When you try to install Tizen Studio on a recent Ubuntu version (and possibly other distributions) you might run into problem that the Emulator package wants you to install packages that are not available for your version of the distribution.
The problematic packages were the following for me:
The Package manager will complain with a message like the following:
The problem is that even if you find the .deb packages somewhere, you will not be able to install them as they have been superseded by new versions that will prevent you from using these old packages.
Trick the package manager to install the Emulator package without requiring the problematic packages
Make the emulator work by providing it the libraries from the packages
Download pkg_list_ubuntu-64 and remove the problematic dependencies from it.
Run mitmproxy -s script.py --set stream_large_bodies=30 where script.py is the one below
Configure the Tizen Package manager to use http://localhost:8080 as proxy
Install the packages you wanted to install
from mitmproxy import http
with open('/path/to/pkg_list_ubuntu-64', 'r') as f:
txt = f.read()
flow.response = http.HTTPResponse.make(
Fix the installation
Now that you have the emulator installed you will notice that it will not run without libpng12.so.0 which was supposed to come from the package we did not install. So we need to download the .deb with the library and copy it into platforms/tizen-5.5/common/emulator/bin or potentially elsewhere if you installed a different package.
I also had problems with missing JavaFX dependencies. This is unrelated to the package problems, but it is also a problem of newer software: the newer OpenJDK packages come apparently without JavaFX.
I fixed this by installing openjfx via sudo apt-get install openjfx and changing scripts such as studio/platforms/tizen-5.5/common/emulator/bin to use the JavaFX JARs from /usr/share/openjfx
For a recent project I needed to calculate the pairwise distances of a set of observations to a set of cluster centers. In MATLAB you can use the pdist function for this. As far as I know, there is no equivalent in the R standard packages. So I looked into writing a fast implementation for R. Turns out that vectorizing makes it about 40x faster. Using Rcpp is another 5-6x faster, ending up with a 225x speed-up over the naive implementation.
One reason I like using R for data analysis is that R has a great collection of packages that let you easily apply state-of-the-art methods to your problems. But once in a while you find a library that you would like to use that does not have a R wrapper, yet. While the great Rcpp package provides a convenient way to write R extensions in C++, it obviously requires you to write C++ code and to have a compiler installed.
An alternative I found about only recently is the rdyncall package. rdyncall provides an improved Foreign Function Interface (FFI), which allows you to dynamically invoke C libraries.
In this blog post I want to give you an example on how to employ rdyncall to use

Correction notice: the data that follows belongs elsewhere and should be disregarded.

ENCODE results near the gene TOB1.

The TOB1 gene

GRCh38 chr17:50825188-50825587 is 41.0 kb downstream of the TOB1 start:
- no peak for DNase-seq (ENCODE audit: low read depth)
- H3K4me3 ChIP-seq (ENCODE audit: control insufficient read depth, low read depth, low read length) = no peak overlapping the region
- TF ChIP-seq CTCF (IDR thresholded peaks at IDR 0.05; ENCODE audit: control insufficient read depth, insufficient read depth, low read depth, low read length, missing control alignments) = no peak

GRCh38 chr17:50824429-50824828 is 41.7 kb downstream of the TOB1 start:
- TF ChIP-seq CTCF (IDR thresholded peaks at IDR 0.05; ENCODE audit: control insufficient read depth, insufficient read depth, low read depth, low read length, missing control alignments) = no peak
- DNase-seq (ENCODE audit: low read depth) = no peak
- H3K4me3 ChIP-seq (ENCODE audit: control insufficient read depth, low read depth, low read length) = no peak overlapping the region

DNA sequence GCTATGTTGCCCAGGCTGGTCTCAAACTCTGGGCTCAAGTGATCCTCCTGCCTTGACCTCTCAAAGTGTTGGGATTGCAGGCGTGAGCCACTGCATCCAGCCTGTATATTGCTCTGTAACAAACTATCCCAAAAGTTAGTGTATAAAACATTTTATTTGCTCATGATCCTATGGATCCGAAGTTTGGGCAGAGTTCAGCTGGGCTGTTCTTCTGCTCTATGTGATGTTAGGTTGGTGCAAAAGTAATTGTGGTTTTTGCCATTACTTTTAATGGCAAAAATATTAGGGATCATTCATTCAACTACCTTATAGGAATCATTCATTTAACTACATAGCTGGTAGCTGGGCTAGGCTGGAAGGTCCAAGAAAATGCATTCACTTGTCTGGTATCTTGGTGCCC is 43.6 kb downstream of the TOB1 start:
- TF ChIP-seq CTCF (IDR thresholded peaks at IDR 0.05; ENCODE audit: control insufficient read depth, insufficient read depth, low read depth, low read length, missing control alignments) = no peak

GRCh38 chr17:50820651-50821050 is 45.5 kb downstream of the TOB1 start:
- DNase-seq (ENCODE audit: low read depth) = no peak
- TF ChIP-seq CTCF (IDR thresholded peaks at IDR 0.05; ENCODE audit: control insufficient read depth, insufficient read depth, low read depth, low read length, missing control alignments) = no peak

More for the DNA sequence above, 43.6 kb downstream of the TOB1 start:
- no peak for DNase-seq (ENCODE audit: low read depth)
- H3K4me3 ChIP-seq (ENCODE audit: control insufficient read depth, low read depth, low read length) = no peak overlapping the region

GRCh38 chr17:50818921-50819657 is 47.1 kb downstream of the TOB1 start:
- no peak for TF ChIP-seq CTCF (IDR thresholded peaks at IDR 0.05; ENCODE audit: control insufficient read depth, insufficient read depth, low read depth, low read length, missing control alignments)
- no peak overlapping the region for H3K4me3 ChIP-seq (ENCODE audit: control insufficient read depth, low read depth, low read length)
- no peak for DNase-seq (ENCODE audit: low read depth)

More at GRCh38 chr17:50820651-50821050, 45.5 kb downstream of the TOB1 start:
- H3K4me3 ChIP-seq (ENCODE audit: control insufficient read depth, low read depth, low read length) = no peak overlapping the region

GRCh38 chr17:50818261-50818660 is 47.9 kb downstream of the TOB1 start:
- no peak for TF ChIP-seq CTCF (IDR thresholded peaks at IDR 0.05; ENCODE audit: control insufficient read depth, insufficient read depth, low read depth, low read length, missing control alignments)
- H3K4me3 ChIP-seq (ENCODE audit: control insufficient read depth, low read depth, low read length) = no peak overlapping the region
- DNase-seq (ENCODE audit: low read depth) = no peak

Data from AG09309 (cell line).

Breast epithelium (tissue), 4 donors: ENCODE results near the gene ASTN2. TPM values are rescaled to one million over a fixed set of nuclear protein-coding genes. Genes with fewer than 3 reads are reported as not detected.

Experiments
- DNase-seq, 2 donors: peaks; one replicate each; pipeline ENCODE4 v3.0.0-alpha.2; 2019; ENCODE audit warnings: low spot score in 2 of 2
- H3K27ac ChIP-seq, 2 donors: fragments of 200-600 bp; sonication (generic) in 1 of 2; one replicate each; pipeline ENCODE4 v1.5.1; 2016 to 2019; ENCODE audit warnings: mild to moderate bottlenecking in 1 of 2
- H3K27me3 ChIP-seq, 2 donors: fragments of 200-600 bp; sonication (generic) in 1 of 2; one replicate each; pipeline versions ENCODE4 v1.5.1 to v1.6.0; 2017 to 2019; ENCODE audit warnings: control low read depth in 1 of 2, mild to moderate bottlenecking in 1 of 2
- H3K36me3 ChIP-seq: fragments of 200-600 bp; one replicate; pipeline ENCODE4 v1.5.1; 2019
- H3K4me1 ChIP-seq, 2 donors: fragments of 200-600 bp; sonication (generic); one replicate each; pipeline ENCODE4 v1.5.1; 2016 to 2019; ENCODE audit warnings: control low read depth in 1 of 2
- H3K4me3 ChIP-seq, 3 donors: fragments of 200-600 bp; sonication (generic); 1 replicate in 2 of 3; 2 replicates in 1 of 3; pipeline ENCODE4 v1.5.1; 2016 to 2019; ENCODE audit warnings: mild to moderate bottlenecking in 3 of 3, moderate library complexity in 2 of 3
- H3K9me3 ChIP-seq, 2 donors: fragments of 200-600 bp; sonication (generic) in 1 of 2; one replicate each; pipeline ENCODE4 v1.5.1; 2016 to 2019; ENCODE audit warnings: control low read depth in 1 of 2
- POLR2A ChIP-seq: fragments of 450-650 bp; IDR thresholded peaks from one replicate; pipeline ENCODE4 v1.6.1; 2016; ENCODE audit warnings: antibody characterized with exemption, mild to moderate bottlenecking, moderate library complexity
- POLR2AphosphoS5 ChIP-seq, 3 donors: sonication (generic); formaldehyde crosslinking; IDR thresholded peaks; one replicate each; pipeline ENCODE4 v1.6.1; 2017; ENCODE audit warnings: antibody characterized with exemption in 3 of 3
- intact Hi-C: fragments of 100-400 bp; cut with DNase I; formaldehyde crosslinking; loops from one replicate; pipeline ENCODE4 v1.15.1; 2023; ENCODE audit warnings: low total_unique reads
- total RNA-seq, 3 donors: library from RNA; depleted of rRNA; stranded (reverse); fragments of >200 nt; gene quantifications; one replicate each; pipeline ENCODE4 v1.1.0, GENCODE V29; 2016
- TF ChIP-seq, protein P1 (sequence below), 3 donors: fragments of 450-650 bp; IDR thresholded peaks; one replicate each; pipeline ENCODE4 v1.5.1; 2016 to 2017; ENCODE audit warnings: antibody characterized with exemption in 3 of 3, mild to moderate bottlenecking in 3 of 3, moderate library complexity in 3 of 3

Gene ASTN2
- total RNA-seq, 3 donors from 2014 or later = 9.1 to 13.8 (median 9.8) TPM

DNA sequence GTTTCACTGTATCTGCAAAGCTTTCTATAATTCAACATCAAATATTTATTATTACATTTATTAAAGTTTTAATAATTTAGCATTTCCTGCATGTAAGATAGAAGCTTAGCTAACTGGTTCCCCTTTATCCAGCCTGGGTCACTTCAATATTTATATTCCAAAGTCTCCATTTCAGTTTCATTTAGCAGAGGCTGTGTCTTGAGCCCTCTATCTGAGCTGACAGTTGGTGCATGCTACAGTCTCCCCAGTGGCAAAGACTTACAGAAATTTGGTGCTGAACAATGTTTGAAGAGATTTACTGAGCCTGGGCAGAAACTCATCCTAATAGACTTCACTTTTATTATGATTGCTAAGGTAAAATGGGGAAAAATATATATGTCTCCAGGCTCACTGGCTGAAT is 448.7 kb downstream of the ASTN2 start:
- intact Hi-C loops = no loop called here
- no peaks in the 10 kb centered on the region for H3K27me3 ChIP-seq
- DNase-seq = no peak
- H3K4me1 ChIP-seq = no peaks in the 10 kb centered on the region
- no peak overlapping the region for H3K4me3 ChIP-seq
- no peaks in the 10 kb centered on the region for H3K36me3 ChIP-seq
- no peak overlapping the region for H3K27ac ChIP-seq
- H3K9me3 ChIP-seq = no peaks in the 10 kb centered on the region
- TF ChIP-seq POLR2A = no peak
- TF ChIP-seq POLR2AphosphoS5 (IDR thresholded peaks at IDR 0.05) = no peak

the LWPR libary for Locally Weighted Projection Regression. Continue reading →
The default Windows command prompt (cmd.exe) is terrible compared to what UNIX terminal emulators and shells offer that’s why people constantly develop new tools to make the command prompt bearable. Here are some links:
ConEmu is definitely a must have. Adding clink to your system does not hurt and makes cmd.exe somewhat usable. If you want to try another shell I would give NYAOS a try. Unfortunately the documentation is thin and the community is mostly Japanese.
It is no news that R’s default BLAS is much slower that other available BLAS implementations. In A trick to speed up R matrix calculation/ Yu-Sung Su recommends using the ATLAS BLAS which is available on CRAN. When I learned about the possible speed-up a while ago I tried several BLAS libraries and I found that GotoBLAS2 was giving me the best performance among the open-source BLAS implementations. Today I decided to check once again how much it makes sense to replace R’s default BLAS library.
Here are some results from my Intel i7-620M laptop running Windows 7:
Speed up using MKL or GotoBLAS2 vs. R’s default BLAS
I started using knitr with reStructuredText today and I found that the syntax highlighting with pygments (used by rst2html.py) was not as nice as the output of pandoc. So I ended up doing some monkeypatching.
Try adding the following to rst2html.py:
# SLexer is the lexer used for R
from pygments.lexers.math import SLexer
from pygments.token import Keyword, Name
# monkey patching SLexer ...
# add some builtin functions (TODO: add more)
# treat all names in front of a parenthesis as function names
# parameter names inside function calls/definitions
I sometimes run into the problem that I work on a computer (via ssh) which does not have all the tools and libraries installed that I want to use. In the past I went on and compiled all I needed manually and installed them into ~/opt.
Problem: you don’t have any kind of package management for the stuff you installed into ~/opt.